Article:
Driving Lessons


Driving Lessons

The Weasleys do some muggle slumming.

(Sony Classics) Rupert Grint, Laura Linney, Julia Walters, Nicholas Farrell, Oliver Milburn, Michelle Duncan, Tamsin Eggerton. Directed by Jeremy Brock

Growing up is a painful, nasty business that is best left to professionals. Unfortunately, even amateurs like the rest of us have to figure it out eventually.

Ben Marshall (Grint) is a shy, bookish 17-year-old who is subject to the dictatorial whims of his evangelical Christian mother (Linney) who has her boy bring food to the elderly, participate in the church play and accept whatever charity case his mother brings to live with them, most recently a wild-eyed cross-dressing old man (Norton). She also has her eyes set on a handsome new pastor. His father, the henpecked reverend (Farrell) puts up with all of this with the patience of Job, but Ben’s veneer of British schoolboy civility is beginning to crack.

He is moved to write a poem for the object of his affections (Eggerton) but is met with only a scornful “you’re just too weird.” He also has begun to suspect that his driving lessons with his mother are a front for her to canoodle with the handsome New Age reverend she respects far more than her husband.

Ben responds to all of this by getting rather grumpy, but he winds up getting a job as a…well, I’m not really sure what. I guess a general assistant sort for a loopy actress named Evie Walton (Walters) who has bestowed upon herself the title of “Dame” and refers to her many Shakespearean roles. As Ben eventually discovers, her main claim to fame was as an actress on the equivalent of an evening soap and Dame Evie is perilously close to being dismissed as irrelevant or worse still, forgotten altogether.

Evie and Ben’s mother Laura are polar opposites; Evie high-spirited and anti-authoritarian, Laura rigid and positive that her parental authority stems directly from God. It doesn’t take a rocket scientist to figure out that there will be a clash between the two cultures extolled by these two very strong women and Ben’s heart – his very future – depends on which way he leans now.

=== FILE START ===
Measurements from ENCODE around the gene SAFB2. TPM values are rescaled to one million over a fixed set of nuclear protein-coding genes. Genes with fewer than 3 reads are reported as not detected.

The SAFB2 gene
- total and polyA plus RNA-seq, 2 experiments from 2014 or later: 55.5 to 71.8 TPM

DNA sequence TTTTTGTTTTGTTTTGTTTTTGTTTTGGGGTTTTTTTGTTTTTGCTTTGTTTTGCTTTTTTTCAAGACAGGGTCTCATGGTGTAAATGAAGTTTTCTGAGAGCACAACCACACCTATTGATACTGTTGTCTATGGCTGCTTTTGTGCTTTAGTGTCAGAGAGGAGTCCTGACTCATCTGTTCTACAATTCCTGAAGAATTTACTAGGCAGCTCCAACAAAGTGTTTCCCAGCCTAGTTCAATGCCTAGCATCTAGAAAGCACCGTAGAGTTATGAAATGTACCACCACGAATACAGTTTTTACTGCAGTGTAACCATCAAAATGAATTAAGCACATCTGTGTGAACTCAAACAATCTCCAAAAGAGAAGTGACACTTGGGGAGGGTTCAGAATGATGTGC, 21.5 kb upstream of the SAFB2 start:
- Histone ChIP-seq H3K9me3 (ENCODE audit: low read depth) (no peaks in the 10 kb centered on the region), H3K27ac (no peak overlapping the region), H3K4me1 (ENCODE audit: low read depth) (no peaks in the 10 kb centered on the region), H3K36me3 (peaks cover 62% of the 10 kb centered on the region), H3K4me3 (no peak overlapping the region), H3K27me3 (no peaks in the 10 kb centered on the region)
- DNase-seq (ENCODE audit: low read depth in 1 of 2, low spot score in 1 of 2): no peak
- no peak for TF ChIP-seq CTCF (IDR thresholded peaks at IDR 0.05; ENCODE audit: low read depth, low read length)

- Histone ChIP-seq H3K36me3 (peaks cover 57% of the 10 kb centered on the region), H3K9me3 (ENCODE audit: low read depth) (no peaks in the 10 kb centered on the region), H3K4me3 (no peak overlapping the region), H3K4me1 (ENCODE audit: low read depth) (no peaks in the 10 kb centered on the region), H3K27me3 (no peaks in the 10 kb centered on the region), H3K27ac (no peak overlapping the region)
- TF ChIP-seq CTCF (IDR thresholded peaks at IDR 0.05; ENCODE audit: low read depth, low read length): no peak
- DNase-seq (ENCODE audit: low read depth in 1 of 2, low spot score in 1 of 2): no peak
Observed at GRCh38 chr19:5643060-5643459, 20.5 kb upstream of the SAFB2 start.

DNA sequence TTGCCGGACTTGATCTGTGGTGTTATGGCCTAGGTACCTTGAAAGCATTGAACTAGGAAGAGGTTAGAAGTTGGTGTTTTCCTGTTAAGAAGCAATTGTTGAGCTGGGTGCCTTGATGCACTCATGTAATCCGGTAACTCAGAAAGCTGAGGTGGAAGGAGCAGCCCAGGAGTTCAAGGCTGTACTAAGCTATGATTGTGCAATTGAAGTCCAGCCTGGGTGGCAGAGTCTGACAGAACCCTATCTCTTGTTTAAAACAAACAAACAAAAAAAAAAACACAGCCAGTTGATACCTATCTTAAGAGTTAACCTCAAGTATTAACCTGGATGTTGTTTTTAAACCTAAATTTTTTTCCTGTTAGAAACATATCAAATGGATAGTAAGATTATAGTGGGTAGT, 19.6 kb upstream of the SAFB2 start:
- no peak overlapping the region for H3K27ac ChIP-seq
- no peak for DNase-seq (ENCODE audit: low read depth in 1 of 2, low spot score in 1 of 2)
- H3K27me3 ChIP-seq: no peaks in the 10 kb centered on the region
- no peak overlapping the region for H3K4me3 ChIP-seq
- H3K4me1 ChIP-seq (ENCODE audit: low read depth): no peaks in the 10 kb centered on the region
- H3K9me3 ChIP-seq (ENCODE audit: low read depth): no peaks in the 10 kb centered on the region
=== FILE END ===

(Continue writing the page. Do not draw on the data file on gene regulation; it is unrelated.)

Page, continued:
Jeremy Brock, who has written some mighty fine screenplays in his day (including Mrs. Brown and The Last King of Scotland) makes his feature directing debut here and it is a solid one. There were some interesting casting decisions made; some worked wonderfully, others are a little questionable. Linney is a fine actress, but her accent is not one of her finest hours. Perhaps Brock might have been better served to allow her to keep her American accent and merely make her the Reverend Marshall’s American wife.

Putting Grint and Walters together on the other hand was inspired. Walters plays Grint’s mother in the Harry Potter series and it comes as no surprise that Grint’s best scenes are the ones he shares with her. Grint essentially plays Ron Weasley without the wand, so he does all right here but he lacks the energy I know he possesses (some of his Potter scenes bear this out). He needed a sure hand from his director I think, or at least a different direction.

Walters, on the other hand needed no such thing. This is the kind of role she excels in, the dotty English eccentric and she plays it to the hilt. It isn’t so much over-acting – which in a way is the hallmark of her character – as simply inhabiting a larger-than-life role. She’s what you’ll remember most about this movie.

Brock based this movie on his own experiences as the son of a vicar spending one summer working for Dame Peggy Ashcroft, and the movie does have an anecdotal feeling to it. The summer in which a young person grows from a child into an adult is a bittersweet season, and Brock captures that aspect of it here. While there are some missteps and things I know I would have done differently, that doesn’t take away from what is a solid, entertaining coming-of-age movie.

WHY RENT THIS: Walters is a much underrated actress who shines when she gets the opportunity to as she does here.

WHY RENT SOMETHING ELSE: The movie is somewhat bland and could have used a little more color from Grint.

FAMILY VALUES: There’s a bit of foul language and some sexual situations, probably all right for mature teens.

TRIVIAL PURSUIT: Grint was 16 when this was filmed and under the legal age to drive in England, so all the scenes involving Grint at the wheel were filmed on private roads.

NOTABLE DVD EXTRAS: None listed.

FINAL RATING: 6/10

TOMORROW: Tyson